Teenager Donny Nuckel's parents were away for the weekend, and he decided to hold an unsupervised party for his Saddle River, New Jersey, friends. It wasn't at the level of Project X, but one of those party guests was a former employee of Harding Pharmacy: instead of chips, he brought along some Xanax he stole from his employer, which he passed along to another guest, then-17-year-old Scott Simon, who promptly overdosed and went into a coma. The other guests didn't bother to call an ambulance right away, and Simon suffered permanent nerve damage, which his lawyers allege would not have been permanent if he had been rushed to the hospital sooner.
So: to be straight, Simon took and overdosed on illegal drugs, given to him by someone who stole them and then failed to help him. Those are the two most culpable people, right?
Not in the New Jersey justice system, which rewards seeking out peripherally involved deep pockets and threatening them with the risk of jackpot justice. The Nuckel home is, according to Zillow, a 7000-square-foot affair worth over $2 million, so the Nuckels were sued, Donny for throwing the party, mom Linda for letting the party happen (presumably she was supposed to hire a babysitter or chain Donny up in a kennel). But Simon didn't stop there: he sued the other party guests; he sued Harding Pharmacy for letting the drugs be stolen; I'm told by a reporter that he even sued the maker of Xanax. (The last, again according to the reporter, has been dismissed, with the case on appeal.)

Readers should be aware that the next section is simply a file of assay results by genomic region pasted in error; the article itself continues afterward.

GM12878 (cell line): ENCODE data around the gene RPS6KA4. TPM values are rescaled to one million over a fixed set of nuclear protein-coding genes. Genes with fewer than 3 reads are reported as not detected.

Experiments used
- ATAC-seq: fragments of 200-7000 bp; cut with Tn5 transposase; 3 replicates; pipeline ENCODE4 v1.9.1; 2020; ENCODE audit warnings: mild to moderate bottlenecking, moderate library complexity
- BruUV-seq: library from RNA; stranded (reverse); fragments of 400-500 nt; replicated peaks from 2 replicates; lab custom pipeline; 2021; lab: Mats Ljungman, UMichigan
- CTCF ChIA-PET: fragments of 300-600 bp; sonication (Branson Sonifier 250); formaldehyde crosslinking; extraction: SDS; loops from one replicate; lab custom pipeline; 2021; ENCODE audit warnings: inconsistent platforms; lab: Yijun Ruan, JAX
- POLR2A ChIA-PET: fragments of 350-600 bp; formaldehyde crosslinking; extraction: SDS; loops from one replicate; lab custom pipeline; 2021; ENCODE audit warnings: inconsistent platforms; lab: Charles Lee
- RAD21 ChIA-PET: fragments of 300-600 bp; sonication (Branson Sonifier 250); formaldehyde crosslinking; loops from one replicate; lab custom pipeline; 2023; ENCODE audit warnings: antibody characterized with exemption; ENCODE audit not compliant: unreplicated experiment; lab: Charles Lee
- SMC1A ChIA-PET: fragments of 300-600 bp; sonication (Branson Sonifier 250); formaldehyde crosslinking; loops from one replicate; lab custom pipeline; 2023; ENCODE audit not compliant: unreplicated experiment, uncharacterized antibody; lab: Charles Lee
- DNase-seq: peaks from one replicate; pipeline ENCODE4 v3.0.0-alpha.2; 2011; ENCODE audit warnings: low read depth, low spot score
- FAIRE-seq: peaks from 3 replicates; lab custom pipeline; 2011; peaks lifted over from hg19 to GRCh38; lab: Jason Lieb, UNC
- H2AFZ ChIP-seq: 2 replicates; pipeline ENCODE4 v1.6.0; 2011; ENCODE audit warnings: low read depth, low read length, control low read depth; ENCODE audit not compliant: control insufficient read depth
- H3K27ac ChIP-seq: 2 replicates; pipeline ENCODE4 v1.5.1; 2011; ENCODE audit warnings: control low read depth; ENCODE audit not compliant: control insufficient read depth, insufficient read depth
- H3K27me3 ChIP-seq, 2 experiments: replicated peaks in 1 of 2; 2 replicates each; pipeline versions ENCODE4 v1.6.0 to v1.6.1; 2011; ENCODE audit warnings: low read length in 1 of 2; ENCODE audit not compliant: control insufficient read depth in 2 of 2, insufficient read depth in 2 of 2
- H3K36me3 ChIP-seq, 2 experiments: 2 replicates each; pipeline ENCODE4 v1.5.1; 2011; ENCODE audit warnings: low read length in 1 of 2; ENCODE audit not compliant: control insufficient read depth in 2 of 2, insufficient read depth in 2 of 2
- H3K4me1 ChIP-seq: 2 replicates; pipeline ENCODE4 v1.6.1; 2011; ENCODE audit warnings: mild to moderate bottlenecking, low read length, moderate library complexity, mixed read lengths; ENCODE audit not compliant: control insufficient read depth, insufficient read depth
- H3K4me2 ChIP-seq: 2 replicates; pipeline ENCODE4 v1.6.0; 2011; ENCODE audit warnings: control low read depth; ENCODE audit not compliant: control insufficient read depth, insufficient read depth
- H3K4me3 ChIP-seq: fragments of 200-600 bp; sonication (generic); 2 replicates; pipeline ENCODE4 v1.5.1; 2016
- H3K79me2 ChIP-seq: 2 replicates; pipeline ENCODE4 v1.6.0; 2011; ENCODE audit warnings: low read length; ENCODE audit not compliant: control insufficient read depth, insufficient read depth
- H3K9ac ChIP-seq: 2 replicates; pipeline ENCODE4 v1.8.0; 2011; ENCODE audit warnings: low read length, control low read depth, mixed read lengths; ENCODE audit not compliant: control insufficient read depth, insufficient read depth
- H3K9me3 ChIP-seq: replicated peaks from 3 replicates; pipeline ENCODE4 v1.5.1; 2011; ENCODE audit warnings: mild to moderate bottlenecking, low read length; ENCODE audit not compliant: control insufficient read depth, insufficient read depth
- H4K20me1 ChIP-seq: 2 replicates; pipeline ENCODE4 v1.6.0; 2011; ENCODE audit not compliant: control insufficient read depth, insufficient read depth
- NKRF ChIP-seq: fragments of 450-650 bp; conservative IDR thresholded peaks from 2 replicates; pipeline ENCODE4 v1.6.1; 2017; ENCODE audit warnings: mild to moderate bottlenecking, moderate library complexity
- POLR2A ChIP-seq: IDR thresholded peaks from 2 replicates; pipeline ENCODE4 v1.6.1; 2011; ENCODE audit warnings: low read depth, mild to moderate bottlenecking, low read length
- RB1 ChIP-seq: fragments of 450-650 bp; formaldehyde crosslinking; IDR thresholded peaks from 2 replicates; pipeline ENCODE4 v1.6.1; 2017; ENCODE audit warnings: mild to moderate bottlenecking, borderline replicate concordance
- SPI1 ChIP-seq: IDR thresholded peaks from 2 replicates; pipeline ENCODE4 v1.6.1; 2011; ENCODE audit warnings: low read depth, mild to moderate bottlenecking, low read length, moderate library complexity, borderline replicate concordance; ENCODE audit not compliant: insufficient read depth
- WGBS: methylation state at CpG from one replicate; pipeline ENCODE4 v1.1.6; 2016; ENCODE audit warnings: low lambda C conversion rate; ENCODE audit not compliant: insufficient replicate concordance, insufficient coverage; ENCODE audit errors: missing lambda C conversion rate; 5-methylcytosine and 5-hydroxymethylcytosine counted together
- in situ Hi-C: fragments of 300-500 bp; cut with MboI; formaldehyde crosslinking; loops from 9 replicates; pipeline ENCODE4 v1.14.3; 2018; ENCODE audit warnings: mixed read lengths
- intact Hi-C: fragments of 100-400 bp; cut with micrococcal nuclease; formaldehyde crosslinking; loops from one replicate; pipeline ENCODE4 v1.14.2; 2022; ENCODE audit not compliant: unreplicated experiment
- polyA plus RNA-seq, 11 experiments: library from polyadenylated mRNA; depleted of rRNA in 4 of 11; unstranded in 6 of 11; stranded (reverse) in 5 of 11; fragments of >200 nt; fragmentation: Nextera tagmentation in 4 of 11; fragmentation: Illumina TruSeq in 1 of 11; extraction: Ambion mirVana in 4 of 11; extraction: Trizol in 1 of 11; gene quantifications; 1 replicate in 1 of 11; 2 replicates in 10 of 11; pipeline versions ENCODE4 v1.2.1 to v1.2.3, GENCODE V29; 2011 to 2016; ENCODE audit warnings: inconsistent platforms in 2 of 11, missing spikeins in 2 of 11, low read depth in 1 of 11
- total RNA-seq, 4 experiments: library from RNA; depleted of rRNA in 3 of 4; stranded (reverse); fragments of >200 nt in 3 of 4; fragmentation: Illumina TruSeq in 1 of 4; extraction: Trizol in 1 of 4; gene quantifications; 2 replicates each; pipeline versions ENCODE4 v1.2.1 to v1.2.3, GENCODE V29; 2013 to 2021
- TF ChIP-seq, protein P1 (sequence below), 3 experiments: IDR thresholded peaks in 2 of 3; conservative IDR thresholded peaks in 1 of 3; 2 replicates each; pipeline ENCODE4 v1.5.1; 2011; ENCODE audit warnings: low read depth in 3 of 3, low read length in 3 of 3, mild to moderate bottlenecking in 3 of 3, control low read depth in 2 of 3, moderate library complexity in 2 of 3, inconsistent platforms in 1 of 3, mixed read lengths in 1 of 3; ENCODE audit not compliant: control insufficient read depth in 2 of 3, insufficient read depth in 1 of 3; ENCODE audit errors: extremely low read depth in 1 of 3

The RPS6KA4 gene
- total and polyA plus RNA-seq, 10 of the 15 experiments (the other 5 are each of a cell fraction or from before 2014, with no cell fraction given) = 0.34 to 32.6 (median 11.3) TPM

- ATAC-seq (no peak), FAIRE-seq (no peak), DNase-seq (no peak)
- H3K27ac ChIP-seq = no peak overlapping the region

The others have settled. Simon gets $4.1 million, the lion's share from the deep pockets who at best have tertiary responsibility: $1.9 million from victim Harding Pharmacy, who surely didn't want its former employees to be stealing drugs, and $1.2 million from the Nuckels. I'm quoted in the FoxNews.com coverage, which emphasizes the unrelated Whitney Houston investigation into her pharmacies for hit-trolling reasons. More at NorthJersey.com.